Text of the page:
• Rhys Hoskins pulse alert: The Phils' first baseman recorded the first hit of his postseason career (he was 0-9 with 3 Ks against the Cardinals) and also scored a run in Atlanta. As I've written a ton this season, no one gets colder than Rhys Hoskins and no one gets hotter.

• Seranthony Domínguez: In contrast to Ranger Suárez and Connor Brogdon, Dominguez was absolute money. With Suarez not hanging long (more on him in a bit...) Dominguez gave the Phils two great innings of no-hit ball with 3 Ks. He did all of that against the top of the Braves' lineup on down. 

The bad

• Ranger Suárez made his postseason debut against Atlanta. It was less than ideal. In the first inning, Suárez allowed the bases to get loaded with William Contreras up to bat. Not great! Suarez was able to work a double play and get out of the jam, but he got himself in so many bad situations in his 3.1 innings out there. 

Suarez's second pitch of the second inning sailed over the left field fence on a homer from Travis d'Arnaud. d'Arnaud, if you recall, was one of the prize prospects the Phillies traded to the Blue Jays in December 2009 for Roy Halladay. Hot take: the Phillies definitely won that trade, but d'Arnaud got a taste of revenge with that homer and a two-RBI double in the fifth.

Suárez did well against this loaded Atlanta squad in the 2022 regular season. In five starts (28.0 innings pitched), he had a 3.21 ERA with 23 strikeouts. A player's first playoff start is always going to feel dicey, but Suárez couldn't replicate that success from earlier this year.  In the third inning, he once again had the bases loaded. He did, for the Phils' sake, get himself out of the jam with an inning-ending strikeout on d'Arnaud of all people. He was pulled in the middle of the fourth, finishing with one earned run with five strikeouts and five hits. 

From the second inning on, I had zero confidence in Suárez to throw a strike. He looked lost and overmatched for the moment. He's been known as a laid-back, level-headed guy who's risen to the occasion over the last two years, but his first postseason appearance was a struggle. it looked like every ball was taking a toll on him. 86 pitches in fewer than four innings is taxing. 

The Phils will take surviving this type of outing, but there can't be a repeat performance from Suárez down the line in this series or potentially in a later playoff round.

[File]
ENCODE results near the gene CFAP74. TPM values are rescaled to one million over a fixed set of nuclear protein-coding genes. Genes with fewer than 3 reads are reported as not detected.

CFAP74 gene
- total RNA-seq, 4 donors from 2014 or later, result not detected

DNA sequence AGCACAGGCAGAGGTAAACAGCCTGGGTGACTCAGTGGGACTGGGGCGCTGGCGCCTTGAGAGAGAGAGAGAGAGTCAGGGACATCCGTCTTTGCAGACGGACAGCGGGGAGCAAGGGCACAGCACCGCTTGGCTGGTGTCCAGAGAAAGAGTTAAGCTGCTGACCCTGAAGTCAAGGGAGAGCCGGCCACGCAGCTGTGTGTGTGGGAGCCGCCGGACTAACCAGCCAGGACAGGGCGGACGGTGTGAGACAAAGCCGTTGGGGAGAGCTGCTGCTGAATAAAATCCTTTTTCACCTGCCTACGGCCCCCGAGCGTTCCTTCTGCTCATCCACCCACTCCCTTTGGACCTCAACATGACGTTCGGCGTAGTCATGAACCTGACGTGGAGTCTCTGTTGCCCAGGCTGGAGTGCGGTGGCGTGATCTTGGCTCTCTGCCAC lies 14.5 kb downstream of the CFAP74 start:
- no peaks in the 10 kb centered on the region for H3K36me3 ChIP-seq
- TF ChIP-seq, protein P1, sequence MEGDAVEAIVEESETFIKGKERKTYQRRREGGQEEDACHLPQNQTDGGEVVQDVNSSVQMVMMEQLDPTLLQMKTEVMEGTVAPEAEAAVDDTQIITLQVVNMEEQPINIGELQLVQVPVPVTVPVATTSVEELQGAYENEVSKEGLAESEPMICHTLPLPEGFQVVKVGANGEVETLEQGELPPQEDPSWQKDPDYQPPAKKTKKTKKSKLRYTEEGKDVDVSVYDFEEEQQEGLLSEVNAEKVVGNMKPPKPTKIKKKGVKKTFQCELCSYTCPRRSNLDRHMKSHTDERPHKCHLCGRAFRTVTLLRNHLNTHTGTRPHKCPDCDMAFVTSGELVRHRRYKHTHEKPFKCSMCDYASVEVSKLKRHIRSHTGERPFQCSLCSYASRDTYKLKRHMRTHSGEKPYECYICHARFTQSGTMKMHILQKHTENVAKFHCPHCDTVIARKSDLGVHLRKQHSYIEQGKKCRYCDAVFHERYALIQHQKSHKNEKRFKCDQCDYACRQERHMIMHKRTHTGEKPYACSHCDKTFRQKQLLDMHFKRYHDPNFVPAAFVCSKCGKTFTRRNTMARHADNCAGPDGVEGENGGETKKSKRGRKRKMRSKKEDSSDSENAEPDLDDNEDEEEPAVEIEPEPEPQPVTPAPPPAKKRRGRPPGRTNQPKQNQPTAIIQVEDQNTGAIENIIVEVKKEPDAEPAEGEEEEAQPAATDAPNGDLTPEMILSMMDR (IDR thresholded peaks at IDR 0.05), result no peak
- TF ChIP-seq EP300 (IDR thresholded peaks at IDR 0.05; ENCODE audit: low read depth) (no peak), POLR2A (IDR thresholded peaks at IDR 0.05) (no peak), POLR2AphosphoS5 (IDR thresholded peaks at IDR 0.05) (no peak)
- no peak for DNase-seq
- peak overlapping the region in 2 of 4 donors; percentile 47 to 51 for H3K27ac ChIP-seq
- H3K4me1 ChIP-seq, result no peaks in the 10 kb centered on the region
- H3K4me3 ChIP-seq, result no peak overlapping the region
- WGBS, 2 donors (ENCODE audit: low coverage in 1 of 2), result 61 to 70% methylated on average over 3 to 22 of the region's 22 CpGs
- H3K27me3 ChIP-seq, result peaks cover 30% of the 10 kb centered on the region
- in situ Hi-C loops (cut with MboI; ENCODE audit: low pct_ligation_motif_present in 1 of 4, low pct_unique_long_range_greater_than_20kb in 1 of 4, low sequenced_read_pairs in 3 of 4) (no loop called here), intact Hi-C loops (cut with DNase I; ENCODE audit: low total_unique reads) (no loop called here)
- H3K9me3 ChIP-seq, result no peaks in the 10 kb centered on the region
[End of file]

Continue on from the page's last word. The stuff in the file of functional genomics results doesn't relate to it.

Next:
Asking 17 outs for this Phillies bullpen, which is now without David Robertson, is a lot and needs to be an anomaly rather than the norm for the Phils in the non-Zack Wheeler/Aaron Nola starts. The pen just won't hold up to that workload. 

The ugly

• Connor Brogdon allowed 44 hits in 44 innings pitched in relief this year. I imagine Brogdon's name is one that makes Phillies fans groan. He was toast in less than a full inning of work, allowing 2 hits, 2 walks and 2 earned runs while recording only a single out. The Phillies had taken what felt like a commanding 7-1 lead, but Brogdon's blowup wiped that away. This is where the trickle effect of Robertson's absence is truly felt. More shaky guys are going to need to be used and I have doubts that the results are going to be what's needed for a legitimate championship run. 

• More bullpen woes: Zach Eflin allowing a three-run ninth inning blast from Matt Olson that made it 7-6, sending a wave of worry to Phillies fans everywhere. "Are they really going to blow this?" They didn't, but, again, this is frankly what happens when the bullpen is held together by a thread. 

• As soon as I saw John Smoltz's face pop up as a broadcaster, I knew Phillies fans' eyes were rolling all across the Delaware Valley. A Braves Hall of Fame pitcher calling an entire series of Braves games? Surely this won't be infuriating to listen to! It's almost as if Smoltz has a vested rooting interest in this matchup! 

Follow Shamus & PhillyVoice on Twitter: @shamus_clancy | @thePhillyVoice

Like us on Facebook: PhillyVoice Sports

Add Shamus' RSS feed to your feed reader